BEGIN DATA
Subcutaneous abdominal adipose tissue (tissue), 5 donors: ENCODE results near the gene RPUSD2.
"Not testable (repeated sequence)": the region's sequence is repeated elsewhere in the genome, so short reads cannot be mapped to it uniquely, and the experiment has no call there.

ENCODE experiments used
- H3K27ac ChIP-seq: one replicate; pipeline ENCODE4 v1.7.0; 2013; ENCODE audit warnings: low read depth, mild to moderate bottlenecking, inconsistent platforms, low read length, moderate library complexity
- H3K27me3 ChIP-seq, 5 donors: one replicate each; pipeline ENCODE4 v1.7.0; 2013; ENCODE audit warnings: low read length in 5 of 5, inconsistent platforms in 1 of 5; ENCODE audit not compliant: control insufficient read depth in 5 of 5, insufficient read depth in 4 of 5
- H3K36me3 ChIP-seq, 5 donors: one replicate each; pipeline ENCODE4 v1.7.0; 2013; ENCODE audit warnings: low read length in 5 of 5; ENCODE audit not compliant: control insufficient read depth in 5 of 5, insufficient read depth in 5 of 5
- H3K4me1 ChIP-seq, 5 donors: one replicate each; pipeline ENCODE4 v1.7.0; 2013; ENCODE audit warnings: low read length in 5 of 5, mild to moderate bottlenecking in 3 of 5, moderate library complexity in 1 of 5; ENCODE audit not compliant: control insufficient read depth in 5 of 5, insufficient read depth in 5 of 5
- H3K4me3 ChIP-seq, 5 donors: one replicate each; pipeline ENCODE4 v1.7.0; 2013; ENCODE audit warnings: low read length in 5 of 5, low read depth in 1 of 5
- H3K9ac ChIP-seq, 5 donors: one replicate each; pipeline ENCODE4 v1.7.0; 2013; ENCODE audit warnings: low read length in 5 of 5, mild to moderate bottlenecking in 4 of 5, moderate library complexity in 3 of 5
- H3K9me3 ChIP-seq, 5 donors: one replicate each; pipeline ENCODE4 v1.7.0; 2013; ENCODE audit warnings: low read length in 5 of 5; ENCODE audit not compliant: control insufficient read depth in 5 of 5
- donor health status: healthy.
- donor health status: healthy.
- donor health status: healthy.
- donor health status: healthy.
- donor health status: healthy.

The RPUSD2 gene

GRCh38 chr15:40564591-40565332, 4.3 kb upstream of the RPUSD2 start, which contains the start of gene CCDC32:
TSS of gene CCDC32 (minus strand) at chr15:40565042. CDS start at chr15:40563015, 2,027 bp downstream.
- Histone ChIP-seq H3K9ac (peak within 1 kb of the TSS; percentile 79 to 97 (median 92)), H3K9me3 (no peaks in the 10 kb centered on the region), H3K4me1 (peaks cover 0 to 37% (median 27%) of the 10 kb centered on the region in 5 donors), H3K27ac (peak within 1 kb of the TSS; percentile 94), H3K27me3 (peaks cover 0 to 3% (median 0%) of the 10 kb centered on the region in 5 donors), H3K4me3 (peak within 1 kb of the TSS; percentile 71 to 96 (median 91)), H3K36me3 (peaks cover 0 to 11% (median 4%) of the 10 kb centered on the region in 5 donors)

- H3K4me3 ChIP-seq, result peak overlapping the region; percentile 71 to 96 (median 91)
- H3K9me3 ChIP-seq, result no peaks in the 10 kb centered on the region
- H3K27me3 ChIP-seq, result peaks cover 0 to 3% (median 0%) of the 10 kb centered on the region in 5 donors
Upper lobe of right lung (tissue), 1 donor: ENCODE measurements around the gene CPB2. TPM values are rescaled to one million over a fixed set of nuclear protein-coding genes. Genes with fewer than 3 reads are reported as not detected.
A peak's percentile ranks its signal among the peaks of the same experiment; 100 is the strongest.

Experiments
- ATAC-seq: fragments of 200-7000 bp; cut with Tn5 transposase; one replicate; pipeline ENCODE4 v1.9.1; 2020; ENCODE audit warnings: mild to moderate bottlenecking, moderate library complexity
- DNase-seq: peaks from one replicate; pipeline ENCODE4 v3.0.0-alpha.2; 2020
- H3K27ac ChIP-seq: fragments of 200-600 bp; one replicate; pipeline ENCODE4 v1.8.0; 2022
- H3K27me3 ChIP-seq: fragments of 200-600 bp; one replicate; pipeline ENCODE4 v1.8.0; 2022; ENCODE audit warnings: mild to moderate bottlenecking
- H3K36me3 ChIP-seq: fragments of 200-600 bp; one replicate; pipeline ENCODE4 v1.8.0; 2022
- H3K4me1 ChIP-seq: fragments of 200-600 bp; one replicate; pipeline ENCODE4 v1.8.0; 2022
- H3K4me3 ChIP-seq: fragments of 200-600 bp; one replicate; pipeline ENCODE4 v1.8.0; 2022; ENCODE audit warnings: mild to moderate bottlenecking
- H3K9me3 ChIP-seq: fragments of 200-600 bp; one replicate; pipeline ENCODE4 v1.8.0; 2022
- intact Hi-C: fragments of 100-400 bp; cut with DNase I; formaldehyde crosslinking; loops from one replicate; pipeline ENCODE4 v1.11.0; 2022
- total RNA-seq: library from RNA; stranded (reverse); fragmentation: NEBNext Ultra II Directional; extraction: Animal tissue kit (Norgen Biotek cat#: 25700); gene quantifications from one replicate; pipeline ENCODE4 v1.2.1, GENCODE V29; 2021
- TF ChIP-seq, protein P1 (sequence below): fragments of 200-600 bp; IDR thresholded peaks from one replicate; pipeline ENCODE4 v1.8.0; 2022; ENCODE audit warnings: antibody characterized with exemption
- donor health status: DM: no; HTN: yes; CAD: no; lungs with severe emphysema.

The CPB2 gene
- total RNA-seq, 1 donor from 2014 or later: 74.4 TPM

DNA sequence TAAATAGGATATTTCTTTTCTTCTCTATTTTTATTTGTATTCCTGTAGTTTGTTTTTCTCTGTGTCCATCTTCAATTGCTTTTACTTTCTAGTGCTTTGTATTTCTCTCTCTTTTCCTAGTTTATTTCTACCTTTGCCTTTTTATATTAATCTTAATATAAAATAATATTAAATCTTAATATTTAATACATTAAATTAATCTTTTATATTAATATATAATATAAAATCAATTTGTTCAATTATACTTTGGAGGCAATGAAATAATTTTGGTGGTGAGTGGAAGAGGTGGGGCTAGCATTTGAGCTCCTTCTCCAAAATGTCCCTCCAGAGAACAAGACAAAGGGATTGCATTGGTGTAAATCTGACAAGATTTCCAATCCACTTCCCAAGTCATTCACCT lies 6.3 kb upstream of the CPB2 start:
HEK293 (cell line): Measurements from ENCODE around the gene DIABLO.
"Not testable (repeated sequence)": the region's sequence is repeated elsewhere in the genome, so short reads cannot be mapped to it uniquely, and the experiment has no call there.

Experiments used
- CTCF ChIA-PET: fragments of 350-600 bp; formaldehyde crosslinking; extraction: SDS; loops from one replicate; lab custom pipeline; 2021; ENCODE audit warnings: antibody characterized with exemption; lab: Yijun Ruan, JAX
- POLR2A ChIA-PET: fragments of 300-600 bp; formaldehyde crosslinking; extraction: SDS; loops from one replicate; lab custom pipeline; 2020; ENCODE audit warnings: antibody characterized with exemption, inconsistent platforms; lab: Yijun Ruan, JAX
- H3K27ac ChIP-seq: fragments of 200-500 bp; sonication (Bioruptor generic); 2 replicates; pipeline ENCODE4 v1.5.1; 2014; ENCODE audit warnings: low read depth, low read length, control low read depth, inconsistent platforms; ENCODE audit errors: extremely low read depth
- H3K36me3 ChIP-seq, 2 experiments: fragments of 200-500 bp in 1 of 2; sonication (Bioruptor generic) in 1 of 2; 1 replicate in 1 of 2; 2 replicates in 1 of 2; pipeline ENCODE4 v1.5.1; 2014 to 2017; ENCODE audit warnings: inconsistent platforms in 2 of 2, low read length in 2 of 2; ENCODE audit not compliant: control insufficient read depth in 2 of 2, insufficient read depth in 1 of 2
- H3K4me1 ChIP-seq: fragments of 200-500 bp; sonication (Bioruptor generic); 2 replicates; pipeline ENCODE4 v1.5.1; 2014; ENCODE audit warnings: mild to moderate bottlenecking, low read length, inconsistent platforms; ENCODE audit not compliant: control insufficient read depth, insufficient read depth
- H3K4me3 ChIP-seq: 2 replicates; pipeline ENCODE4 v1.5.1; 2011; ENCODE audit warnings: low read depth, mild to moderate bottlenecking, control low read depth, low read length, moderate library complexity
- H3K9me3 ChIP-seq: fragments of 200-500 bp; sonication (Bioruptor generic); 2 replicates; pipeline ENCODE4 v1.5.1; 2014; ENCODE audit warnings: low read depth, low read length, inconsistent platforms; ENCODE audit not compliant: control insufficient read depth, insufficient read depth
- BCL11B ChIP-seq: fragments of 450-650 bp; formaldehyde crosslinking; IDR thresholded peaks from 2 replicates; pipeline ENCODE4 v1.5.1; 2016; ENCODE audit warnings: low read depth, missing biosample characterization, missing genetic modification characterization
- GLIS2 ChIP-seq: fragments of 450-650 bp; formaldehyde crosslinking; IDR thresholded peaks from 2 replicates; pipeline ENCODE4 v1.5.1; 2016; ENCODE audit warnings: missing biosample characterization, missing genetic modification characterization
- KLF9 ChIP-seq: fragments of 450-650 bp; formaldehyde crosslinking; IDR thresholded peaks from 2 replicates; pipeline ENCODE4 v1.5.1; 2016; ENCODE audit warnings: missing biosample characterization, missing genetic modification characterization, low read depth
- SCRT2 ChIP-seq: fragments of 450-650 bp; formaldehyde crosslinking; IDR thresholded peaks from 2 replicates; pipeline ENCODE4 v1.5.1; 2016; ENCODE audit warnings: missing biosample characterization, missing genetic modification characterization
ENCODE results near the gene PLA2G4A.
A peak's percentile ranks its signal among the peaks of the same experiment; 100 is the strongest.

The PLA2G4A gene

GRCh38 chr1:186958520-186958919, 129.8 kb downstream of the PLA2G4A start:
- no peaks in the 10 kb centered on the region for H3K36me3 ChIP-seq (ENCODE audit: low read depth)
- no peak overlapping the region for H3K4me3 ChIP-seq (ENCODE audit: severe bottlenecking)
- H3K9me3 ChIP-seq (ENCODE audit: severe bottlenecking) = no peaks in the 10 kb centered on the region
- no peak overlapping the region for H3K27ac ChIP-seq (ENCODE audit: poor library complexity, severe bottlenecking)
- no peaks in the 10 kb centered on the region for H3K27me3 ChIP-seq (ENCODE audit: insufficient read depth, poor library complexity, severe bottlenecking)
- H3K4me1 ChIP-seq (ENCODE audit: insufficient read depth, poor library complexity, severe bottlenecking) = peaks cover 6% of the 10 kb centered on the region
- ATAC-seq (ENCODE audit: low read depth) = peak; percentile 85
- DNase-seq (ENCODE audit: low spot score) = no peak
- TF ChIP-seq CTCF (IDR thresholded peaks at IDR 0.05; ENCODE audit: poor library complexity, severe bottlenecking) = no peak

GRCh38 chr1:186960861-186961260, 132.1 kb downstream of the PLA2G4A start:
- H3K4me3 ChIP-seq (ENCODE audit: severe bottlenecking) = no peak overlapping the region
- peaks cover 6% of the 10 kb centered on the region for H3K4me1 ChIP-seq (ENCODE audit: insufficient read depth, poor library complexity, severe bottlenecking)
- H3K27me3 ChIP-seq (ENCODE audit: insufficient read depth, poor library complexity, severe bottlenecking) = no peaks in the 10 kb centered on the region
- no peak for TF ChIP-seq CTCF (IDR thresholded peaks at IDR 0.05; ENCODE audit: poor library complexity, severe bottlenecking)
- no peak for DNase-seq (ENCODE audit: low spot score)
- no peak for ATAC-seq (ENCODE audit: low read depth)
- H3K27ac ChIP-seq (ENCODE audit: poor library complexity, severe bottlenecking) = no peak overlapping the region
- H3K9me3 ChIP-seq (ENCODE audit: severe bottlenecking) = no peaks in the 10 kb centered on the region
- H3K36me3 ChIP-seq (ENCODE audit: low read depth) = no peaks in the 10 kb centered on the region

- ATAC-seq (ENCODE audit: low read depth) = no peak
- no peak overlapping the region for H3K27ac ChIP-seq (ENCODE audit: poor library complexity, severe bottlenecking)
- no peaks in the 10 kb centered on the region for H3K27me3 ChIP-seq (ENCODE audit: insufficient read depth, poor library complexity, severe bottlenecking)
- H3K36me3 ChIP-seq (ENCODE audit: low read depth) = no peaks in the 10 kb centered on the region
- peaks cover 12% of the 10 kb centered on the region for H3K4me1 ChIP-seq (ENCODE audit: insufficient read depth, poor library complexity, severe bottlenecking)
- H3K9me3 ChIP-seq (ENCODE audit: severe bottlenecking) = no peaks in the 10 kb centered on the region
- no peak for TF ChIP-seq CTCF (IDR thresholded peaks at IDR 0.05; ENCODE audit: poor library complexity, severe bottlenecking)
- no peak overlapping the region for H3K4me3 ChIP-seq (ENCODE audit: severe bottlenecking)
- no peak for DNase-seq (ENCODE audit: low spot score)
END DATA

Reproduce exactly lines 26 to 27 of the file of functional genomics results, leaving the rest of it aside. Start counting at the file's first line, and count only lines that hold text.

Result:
- ATAC-seq: fragments of 200-7000 bp; cut with Tn5 transposase; one replicate; pipeline ENCODE4 v1.9.1; 2020; ENCODE audit warnings: mild to moderate bottlenecking, moderate library complexity
- DNase-seq: peaks from one replicate; pipeline ENCODE4 v3.0.0-alpha.2; 2020